Floods drive nearly 1,900 from homes in Canada’s Quebec

Flooding caused by unusually persistent rainfall has driven nearly 1,900 people from their homes in 126 municipalities in the Canadian province of Quebec, authorities said on Sunday.

The Canadian military said in a release that approximately 800 additional soldiers were deployed in Quebec on Sunday, joining more than 400 troops already assisting with the flood effort in the province. Ontario also saw flooding.

One of the hardest-hit towns is Rigaud, west of Montreal. Mayor Hans Gruenwald Jr. said evacuation was mandatory in some areas and firefighters were going door to door to make sure people left their homes.

Montreal became the latest Quebec city to declare a state of emergency after three dikes gave way in the Pierrefonds-Roxboro borough, in the north end of the city by the Rivieres des Prairies.

Montreal Mayor Denis Coderre said about 220 people had been moved from their homes. He said officials were prepared to remove people if they refused to comply with evacuation orders.

Canadian Armed Forces Capt. Frederick Lavoie was overseeing 35 army reservists bagging sand and helping to save houses along the river in Pierrefonds.

West of Montreal, the small town of Rigaud issued a mandatory evacuation order and a state of emergency had been in place for several days. Mayor Hans Gruenwald Jr. told reporters that firefighters would be going door to door to make sure people moved out.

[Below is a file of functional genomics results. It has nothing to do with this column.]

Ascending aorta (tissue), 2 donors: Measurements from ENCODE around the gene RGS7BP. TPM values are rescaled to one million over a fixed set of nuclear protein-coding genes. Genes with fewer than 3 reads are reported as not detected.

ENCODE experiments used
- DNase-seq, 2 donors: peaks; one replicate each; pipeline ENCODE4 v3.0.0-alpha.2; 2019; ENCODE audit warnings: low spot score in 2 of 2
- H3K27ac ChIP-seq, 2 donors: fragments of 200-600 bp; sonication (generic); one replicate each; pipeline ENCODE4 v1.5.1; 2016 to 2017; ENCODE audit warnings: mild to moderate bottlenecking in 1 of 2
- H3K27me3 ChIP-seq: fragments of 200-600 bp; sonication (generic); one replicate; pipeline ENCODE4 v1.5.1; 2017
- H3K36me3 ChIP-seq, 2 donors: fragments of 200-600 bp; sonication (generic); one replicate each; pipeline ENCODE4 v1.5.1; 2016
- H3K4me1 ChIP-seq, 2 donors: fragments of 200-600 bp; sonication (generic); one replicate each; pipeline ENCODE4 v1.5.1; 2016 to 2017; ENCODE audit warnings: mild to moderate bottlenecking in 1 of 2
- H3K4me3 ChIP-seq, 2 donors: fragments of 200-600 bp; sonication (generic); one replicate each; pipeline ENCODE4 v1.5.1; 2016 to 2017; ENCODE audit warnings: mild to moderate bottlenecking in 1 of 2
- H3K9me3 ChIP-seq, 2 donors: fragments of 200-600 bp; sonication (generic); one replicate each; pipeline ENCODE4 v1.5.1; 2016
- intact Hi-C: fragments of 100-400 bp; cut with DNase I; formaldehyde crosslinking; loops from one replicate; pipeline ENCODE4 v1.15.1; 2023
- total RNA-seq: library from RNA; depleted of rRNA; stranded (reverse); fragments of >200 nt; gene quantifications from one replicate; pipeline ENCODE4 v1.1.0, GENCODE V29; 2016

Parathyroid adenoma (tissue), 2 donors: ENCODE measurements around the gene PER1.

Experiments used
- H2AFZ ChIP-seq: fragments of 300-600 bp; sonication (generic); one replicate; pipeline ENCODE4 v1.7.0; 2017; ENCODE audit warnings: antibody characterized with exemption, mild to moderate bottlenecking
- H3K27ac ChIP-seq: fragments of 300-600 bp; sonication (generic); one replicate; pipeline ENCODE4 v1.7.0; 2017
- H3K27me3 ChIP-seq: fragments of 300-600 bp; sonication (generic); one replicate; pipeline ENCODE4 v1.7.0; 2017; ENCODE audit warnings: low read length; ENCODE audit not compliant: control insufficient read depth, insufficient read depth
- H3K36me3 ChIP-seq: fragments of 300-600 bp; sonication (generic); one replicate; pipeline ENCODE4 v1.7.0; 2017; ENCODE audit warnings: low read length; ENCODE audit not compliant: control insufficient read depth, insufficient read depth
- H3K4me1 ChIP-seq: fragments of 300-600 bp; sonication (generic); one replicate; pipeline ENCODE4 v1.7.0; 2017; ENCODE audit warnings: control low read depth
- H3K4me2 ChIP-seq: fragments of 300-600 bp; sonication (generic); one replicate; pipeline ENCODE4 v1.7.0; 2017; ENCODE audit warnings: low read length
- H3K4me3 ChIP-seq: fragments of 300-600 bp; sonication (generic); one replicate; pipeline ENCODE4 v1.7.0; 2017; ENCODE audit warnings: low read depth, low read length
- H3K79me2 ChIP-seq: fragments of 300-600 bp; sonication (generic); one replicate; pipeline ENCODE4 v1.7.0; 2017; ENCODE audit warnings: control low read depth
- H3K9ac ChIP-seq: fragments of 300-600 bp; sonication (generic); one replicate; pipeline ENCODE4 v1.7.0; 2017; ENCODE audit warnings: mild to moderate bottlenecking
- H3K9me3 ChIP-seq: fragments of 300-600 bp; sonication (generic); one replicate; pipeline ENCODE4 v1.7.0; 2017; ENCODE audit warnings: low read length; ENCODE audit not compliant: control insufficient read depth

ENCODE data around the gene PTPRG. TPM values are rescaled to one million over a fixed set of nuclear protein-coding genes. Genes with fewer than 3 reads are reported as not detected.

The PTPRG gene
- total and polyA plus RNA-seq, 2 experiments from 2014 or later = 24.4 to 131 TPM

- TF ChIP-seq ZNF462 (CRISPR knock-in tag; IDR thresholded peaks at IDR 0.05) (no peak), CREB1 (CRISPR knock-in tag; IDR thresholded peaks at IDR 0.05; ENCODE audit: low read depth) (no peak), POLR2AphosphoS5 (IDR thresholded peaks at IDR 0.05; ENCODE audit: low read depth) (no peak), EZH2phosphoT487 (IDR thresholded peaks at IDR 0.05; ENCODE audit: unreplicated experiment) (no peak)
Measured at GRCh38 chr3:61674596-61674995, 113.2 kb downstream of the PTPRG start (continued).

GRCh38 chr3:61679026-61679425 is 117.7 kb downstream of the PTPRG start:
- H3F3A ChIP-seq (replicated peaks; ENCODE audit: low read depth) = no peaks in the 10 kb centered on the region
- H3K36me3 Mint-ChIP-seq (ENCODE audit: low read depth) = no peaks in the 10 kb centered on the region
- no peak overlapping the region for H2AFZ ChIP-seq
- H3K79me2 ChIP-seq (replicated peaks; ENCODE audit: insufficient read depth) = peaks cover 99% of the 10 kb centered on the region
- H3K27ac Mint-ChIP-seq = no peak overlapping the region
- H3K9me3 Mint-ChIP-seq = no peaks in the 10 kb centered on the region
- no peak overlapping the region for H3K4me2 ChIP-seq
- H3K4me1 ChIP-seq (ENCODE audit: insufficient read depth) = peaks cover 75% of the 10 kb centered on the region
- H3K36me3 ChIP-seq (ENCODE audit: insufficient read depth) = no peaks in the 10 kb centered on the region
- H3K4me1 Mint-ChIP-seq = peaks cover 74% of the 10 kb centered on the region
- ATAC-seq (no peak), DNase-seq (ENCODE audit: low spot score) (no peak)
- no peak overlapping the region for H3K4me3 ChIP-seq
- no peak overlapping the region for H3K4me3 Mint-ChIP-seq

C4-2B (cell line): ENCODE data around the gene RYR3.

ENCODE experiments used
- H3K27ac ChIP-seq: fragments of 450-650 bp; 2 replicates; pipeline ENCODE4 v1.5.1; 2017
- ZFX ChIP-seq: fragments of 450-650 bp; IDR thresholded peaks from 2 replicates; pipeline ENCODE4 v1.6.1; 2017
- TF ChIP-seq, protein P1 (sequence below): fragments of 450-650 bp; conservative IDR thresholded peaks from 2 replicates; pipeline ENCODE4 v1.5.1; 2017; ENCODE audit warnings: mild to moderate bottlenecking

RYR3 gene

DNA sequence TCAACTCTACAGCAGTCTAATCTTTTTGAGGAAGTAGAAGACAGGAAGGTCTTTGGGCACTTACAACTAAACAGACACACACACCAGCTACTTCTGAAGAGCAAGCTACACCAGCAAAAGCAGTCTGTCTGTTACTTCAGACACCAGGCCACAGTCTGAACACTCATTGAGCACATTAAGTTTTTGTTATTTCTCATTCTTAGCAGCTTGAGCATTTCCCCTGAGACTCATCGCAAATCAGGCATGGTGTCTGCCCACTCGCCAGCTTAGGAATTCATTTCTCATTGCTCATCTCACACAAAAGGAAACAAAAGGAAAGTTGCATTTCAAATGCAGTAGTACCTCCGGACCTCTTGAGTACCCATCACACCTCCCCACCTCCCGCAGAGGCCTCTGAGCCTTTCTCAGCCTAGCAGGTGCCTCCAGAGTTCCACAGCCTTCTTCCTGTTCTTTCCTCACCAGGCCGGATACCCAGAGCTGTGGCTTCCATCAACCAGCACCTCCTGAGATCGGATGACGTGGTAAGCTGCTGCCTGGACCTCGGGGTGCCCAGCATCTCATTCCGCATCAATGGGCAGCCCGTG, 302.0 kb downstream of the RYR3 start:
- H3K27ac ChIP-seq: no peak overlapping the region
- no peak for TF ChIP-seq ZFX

Some federal employees were being advised not to go to work on Monday because of the flooding.

Officials said federal buildings in Gatineau, Quebec, would be closed, and employees who normally get to their offices via the interprovincial bridges in the National Capital Region were being asked not to go to their offices.

Public Safety Minister Ralph Goodale said no other province had so far requested military help, but forces personnel, including reserves, were on stand-by across the country.

The situation in Ontario seems to be “generally stabilizing,” although there are many unstable local circumstances, he said.

No surprises in Indian team for Champions Trophy

Rohit Sharma and Mohammed Shami return to the squad after injuries.

The The Board of Control for Cricket in India (BCCI) selection committee on Monday announced the Indian team for the Champions Trophy to be held in England from June 1.

On Sunday, at a special general meeting (SGM) held in New Delhi, the BCCI said India would participate in the Champions Trophy.

Rohit, after recovering from a thigh injury he sustained during the Test series against England last year, has replaced opener K L Rahul, who suffers from a shoulder injury.

Manish Pandey has been drafted in as an extra batsman in the 15-member squad, to be led by Virat Kohli.

India will play their Champions Trophy lung-opener against arch-rival Pakistan on June 4.

The squad

Virat Kohli (captain), Shikhar Dhawan, Rohit Sharma, Yuvraj Singh, Ajinkya Rahane, M.S. Dhoni, Manish Pandey, Ravindra Jadeja, Hardik Pandya, Ravichandran Ashwin, Umesh Yadav, Jasprit Bumrah and Bhuvneshwar Kumar.